Ever since Parsons moved primarily to linebacker against Carolina, his impact took a hit. However, coming out of the bye week, it looks as if the game has slowed down for him, and the rest of the NFL should be worried. We’ve seen glimpses of his incredible speed, but against the Vikings, he was flying around everywhere. That only happens when a player is naturally reacting to what they see and not thinking about it.
Parsons was picking up quickly on the flow of the play. The result was 11 tackles with ten solo stops and four plays that pushed the offense backward. He also got several pressures in the game, and overall, he looked like one of the top linebackers in football on Sunday.
Defensive line Dominance
Parsons was sensational on Sunday, but we have to credit the guys in front of him who helped make that possible. Justin Hamilton had his best game as a Cowboy, and it wasn’t just as a run stuffer. Yes, he gave Garrett Bradbury fits with his power. Not only did he make several stops against the run, but he set up opportunities for others to make plays by forcing the runner to change course. However, he also had four pressures on Kirk Cousins and drew a holding penalty on Oli Udoh.
Quinton Bohanna has been solid for most of the year. However, the decision to go with Hamilton ahead of him in this one was a home run. Carlos Watkins and Osa Odidhizuwa also came up with several big plays against the run, and the trio was a big reason Dalvin Cook struggled to have an impact for most of the night.
Let’s not forget about the edge players. Randy Gregory’s dominance continues to show up. He’s now garnered a grade of 90.0 or higher in three straight weeks by Pro Football Focus. He’s especially dominant looping inside on stunts. When he has the space to accelerate, his ability to turn that speed into power is unstoppable, and we saw that against the Vikings.
In addition, Dorance Armstrong had several pressures in his first game back from injury, including one that forced an intentional grounding penalty. Tarell Basham put some heat on Cousins as well.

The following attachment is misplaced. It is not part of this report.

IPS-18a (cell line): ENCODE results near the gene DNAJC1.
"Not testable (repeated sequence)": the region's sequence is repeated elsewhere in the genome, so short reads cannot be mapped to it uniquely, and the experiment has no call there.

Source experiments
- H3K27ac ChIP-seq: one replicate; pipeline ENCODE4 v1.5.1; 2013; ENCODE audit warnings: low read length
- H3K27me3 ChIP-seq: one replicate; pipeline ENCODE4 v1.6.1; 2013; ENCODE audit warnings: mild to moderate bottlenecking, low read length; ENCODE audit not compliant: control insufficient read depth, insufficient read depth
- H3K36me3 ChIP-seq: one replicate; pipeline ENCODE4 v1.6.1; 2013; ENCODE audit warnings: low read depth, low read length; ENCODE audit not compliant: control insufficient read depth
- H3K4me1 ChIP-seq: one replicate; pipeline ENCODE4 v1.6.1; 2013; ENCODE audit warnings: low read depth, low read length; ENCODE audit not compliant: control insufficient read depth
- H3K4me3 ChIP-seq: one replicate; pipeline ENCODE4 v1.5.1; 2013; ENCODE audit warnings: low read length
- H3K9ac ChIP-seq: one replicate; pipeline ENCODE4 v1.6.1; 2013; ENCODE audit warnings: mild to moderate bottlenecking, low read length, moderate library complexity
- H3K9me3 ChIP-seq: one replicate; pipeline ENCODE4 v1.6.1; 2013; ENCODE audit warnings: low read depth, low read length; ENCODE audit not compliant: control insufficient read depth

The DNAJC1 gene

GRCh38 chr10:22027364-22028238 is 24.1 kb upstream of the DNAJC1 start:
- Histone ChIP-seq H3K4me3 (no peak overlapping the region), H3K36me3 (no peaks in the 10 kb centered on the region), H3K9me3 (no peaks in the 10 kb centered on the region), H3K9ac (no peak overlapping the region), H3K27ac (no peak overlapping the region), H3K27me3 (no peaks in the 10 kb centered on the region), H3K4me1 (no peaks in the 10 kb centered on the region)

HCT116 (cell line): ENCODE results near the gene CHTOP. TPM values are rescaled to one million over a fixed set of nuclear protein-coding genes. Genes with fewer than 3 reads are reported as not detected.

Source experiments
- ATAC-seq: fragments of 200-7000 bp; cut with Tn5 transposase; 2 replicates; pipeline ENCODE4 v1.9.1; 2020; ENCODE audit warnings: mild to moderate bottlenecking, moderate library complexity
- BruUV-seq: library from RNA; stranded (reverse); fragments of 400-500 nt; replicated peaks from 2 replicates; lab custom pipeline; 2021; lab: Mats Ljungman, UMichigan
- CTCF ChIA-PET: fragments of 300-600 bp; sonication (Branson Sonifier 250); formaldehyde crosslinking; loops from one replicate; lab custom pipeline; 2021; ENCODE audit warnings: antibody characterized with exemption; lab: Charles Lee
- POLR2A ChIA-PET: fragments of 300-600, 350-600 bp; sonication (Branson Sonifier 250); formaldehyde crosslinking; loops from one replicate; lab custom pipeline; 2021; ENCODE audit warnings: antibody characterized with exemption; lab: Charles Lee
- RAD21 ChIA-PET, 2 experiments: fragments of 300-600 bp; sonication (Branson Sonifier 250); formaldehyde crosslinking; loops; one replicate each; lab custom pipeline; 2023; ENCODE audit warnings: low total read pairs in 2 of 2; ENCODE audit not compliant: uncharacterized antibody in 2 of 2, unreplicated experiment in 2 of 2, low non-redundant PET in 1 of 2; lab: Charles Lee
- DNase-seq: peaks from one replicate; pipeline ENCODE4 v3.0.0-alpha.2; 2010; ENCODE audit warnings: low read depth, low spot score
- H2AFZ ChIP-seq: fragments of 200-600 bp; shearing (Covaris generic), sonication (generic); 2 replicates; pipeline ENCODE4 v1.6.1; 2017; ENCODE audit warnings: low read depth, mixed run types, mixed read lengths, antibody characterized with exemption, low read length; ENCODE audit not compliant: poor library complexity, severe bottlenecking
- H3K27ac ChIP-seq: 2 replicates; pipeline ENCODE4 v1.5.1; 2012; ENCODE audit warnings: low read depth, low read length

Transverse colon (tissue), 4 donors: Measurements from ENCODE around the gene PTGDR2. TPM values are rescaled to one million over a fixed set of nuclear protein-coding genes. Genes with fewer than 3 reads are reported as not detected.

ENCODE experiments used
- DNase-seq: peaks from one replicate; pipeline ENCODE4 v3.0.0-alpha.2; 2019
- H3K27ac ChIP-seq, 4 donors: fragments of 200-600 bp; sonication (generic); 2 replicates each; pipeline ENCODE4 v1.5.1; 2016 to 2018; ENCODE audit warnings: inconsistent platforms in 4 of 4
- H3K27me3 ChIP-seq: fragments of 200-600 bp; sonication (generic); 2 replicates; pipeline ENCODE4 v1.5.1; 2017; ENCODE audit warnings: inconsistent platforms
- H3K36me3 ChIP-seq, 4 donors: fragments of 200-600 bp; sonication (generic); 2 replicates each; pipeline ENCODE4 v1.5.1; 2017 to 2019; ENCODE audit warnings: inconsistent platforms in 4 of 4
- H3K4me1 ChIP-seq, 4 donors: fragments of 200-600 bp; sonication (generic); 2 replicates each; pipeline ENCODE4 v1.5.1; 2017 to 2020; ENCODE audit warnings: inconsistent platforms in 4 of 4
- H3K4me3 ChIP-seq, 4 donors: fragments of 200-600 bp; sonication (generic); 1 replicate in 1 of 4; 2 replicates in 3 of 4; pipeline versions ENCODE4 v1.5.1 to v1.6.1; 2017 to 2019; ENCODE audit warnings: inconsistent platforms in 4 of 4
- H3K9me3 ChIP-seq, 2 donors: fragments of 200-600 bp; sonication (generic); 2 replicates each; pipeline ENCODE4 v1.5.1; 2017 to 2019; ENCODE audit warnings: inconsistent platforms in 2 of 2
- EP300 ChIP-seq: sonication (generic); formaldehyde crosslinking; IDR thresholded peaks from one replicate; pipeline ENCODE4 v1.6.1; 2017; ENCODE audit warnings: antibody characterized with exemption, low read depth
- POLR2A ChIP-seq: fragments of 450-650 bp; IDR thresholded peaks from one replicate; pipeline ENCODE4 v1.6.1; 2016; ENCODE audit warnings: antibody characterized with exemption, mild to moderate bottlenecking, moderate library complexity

Overall, this unit is missing Demarcus Lawrence, Neville Gallimore, and Brent Urban, and they were still able to lead the charge against a dangerous Minnesota offense. Not only did they limit them to only 17 points and 278 yards, but they also helped hold the Vikings to 1-13 on third down.
What’s going on with La’el Collins
This is going to be a big question moving forward. I love the way Terence Steele has performed, but Collins is one of the top right tackles in football at his best. There’s an unwritten rule that players never lose their job because of an injury. However, it appears Dallas didn’t feel the same when it came to his suspension.
Considering the reports point to Collins having brought this five-game ban on himself, I get keeping Steele in the starting lineup. However, when Tyron Smith came out because of his ankle, it was baffling to see Ty Nsekhe come into the game and not Dallas’ high-priced veteran. It seems unfathomable that he’s not in shape, given he was able to return to the facility after three weeks of the suspension. That gave him three full weeks, including the bye to prepare for his return. Following the game, reports stated Dallas didn’t want him playing on the left because he’s not experienced there. However, Steele is, so I’m not exactly buying that logic.
Another explanation was the possibility of Collins being on the trade block. That didn’t turn out to be the case either. Maybe there is a fraction in the relationship between Collins and the team. There were whispers that his reasoning for the emergency motion to halt the suspension midway through his ban revolved around the possibility of the guarantees in his contract being void. With the league pointing to an alleged bride at one of his drug tests as part of the reasoning for the suspension, it’s understandable that he’d want to get the decision overturned.
Those actions could lead to Dallas voiding his contract considering how Steele has played and the Cowboys’ future cap limitations. Whatever the reason for his not playing, it’s concerning.
Injuries stacking up
This isn’t something anyone can control, but it is concerning that injuries are starting to stack up. Yes, players have been returning, but others are quickly taking their place on IR. It goes beyond Prescott. Tyron Smith and Trevon Diggs continue to struggle with nagging injuries, and Jabril Cox tore his ACL last Sunday. Amari Cooper also exited at one point with a hamstring issue, though he did return.
The idea of what the Dallas Cowboys could become once fully healthy is raising expectations for a team that seems to grow more confident every week. Several players returned for the Vikings’ game, and guys like Michael Gallup and Francis Bernard seem on pace to return against Denver.
Still, it would be nice to see the Cowboys’ depth continue to grow, as opposed to the constant shuffling of players on and off the roster.